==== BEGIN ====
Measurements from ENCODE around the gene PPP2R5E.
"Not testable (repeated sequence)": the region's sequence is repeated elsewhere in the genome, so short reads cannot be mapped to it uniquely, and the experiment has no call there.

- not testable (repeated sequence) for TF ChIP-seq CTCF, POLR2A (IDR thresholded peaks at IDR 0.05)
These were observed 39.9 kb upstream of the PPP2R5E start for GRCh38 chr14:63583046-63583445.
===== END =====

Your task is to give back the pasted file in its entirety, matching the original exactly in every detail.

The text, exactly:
Measurements from ENCODE around the gene PPP2R5E.
"Not testable (repeated sequence)": the region's sequence is repeated elsewhere in the genome, so short reads cannot be mapped to it uniquely, and the experiment has no call there.

- not testable (repeated sequence) for TF ChIP-seq CTCF, POLR2A (IDR thresholded peaks at IDR 0.05)
These were observed 39.9 kb upstream of the PPP2R5E start for GRCh38 chr14:63583046-63583445.